All sources say that the risk for Rh incompatibility between Rh- mom and Rh+ fetus occurs in second pregnancies. The sources indicate that the mother builds up the antibodies after delivery of the first incompatible child and generally only affects subsequent pregnancies. I just have to wonder though: why is that and could there be more subtle effects for the first child? Could a hostile womb environment be affecting gene expression for the first fetus?
    Chemical pregnancies are a phenomenon I have only seen in rh negative women. Then the amount of miscarriages before a first pregnancy being sky high in rh negative women .... all of those are indicators, very strong ones, that you suspicion is 100 percent correct and again dictates that all rh negative women need to have the shot BEFORE the first pregnancy, IF and ONLY IF their partners are rh positive. Of course, hospital lawyers will advise that having rh negative partners does not keep a woman from cheating, but the if and only if rule is the only feasible protecting you and your offspring from unnecessary injections and ensuring you get the injection if and WHEN you need it.


    My husband and I are both Rh+, but both of our mom's are Rh-.
    If your rh negative mothers have mothers who are rh positive, then likely they are born with the antibodies. just like the rh negative mom and the rh positive fetus connect via placenta interchanging blood, so do rh positive moms with the rh negative fetus ensuring that the rh negative baby is born with already developing antibodies, so a first pregnany with an rh positive baby will already affect the fetus.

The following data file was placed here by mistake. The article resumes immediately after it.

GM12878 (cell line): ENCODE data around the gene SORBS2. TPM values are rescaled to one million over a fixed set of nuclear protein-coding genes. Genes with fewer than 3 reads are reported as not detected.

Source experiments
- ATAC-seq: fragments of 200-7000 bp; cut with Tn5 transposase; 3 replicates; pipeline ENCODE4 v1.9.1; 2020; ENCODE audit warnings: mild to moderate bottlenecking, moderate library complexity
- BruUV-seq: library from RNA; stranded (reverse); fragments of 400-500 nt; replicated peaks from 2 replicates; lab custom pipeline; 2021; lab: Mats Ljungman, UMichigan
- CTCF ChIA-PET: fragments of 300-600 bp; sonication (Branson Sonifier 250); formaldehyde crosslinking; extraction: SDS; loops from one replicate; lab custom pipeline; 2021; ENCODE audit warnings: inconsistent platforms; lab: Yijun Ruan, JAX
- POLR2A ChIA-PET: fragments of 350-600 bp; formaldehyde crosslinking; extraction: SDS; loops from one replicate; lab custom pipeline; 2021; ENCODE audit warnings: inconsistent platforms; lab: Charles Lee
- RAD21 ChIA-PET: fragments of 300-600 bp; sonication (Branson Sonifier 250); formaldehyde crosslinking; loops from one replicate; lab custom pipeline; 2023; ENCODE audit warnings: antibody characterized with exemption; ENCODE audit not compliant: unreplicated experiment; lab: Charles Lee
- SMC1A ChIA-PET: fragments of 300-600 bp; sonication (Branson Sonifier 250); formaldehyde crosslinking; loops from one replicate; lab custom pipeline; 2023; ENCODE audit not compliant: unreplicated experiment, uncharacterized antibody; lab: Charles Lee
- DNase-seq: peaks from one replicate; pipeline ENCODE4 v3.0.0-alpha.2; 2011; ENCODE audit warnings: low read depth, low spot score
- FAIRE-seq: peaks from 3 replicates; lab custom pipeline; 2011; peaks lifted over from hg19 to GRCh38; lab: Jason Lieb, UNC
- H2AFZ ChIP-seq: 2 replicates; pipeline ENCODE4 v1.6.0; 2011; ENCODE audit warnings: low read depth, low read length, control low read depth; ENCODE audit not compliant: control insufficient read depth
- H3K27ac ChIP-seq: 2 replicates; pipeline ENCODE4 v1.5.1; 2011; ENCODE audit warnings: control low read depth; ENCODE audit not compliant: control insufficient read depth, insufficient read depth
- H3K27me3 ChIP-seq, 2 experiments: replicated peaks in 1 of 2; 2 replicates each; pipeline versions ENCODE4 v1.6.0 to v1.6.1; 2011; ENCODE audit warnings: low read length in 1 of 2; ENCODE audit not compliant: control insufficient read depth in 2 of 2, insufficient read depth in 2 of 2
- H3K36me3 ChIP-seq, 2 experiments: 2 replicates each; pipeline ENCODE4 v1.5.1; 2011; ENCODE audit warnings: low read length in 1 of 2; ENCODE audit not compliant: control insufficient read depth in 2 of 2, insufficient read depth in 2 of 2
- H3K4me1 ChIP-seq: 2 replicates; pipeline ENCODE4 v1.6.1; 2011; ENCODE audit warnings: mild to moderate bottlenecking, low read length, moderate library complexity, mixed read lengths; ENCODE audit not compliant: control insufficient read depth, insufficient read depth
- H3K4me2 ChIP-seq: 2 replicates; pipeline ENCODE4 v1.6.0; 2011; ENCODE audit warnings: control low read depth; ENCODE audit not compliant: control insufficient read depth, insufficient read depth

Neither of us have any brother's or sisters (I guess a testament why Rh- is only 15% where it's common!). Our son is autistic and ASD/ADHD/mood disorders do run in our families. Recent studies are indicating that epigenetic changes which affect gene expression via methylation may play a significant role in neuropsychiatric disorders. Does anyone think that Rh incompatibility could be playing a role in methylation, even for the first child?
    Yes, as stated above and also a lot more information I have written partially about, but will have to get back at a later time as it is incomplete and not yet ready to publish. SOrry about it, but I need to ensure every piece is backed by actual data to ensure it sticks.

    Also, could the apparent rise in some neuropsychiatric disorders be partly caused by medical interventions that increase survivability, and fertility, for Rh incompatible birth outcomes? In a sense, creating more Rh- carriers?
    Nature has its way of protecting "its own" and one thing to mention is a higher sex drive amongst rh negative women being proven, alongside the heterozygotes doing better than rh negatives and also rh positive homozygotes.

    Your question is the best I have ever seen at any forum, including my own except one from a lady that has caused me to start this research many years ago.

    For anyone critical of my post and rather listening to their doctor, I will link to a post of mine showing how wrong doctors can be and even brag online about knowledge which is wrong. Sadly, the policies in place are against rh negative mothers and doctors in general miseducated and unless they have a special interest in either the subject matter or your well being, their actions are quite likely harmful ( see: can you trust your doctor's judgement?)

    I see this post of yours is 4 years old, so I am not sure if you are still around. But if you have any follow up questions, please bring them as I would love to use this particular thread to gain additional visibility for issues that should be addressed a lot more and need to be brought to the attention of every single rh negative woman out there planning to ever have children.

    ~ Mike Dammann
    I am interested in genetic research in relations to the rh negative blood factor worldwide.